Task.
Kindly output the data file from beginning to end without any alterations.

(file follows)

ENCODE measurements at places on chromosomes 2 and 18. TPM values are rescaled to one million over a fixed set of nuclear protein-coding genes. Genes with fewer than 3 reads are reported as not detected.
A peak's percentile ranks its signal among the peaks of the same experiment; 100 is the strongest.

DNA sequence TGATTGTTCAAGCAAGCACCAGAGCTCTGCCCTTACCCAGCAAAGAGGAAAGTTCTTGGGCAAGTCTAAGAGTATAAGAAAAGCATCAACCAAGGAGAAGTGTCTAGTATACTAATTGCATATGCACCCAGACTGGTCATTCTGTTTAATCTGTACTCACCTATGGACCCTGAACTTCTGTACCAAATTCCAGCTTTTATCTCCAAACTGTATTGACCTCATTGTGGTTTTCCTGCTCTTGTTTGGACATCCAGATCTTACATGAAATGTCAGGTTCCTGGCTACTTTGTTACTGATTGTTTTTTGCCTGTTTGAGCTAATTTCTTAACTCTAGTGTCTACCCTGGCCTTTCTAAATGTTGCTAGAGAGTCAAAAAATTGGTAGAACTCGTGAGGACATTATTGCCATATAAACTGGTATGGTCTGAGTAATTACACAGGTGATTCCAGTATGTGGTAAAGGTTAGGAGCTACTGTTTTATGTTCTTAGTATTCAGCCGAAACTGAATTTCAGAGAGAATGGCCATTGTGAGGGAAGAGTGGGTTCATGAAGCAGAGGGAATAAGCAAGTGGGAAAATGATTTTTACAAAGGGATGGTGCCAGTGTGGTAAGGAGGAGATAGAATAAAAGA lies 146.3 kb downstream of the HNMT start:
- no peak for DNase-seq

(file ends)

ENCODE measurements at places on chromosomes 2 and 18. TPM values are rescaled to one million over a fixed set of nuclear protein-coding genes. Genes with fewer than 3 reads are reported as not detected.
A peak's percentile ranks its signal among the peaks of the same experiment; 100 is the strongest.

DNA sequence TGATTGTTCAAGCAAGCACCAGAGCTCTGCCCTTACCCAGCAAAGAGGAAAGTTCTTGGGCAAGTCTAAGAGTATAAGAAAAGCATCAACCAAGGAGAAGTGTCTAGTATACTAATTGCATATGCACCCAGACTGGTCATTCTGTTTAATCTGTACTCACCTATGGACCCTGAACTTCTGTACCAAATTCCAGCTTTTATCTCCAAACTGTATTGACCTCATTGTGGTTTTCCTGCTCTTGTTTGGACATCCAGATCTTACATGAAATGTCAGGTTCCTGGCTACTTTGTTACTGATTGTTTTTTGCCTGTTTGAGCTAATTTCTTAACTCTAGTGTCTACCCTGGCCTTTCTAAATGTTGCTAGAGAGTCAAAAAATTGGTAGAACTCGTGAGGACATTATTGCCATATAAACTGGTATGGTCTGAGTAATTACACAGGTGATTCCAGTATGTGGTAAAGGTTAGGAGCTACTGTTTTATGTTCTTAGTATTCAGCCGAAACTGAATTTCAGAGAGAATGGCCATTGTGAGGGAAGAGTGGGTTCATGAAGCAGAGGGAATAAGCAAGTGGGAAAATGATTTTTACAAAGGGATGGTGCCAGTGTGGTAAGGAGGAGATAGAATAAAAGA lies 146.3 kb downstream of the HNMT start:
- no peak for DNase-seq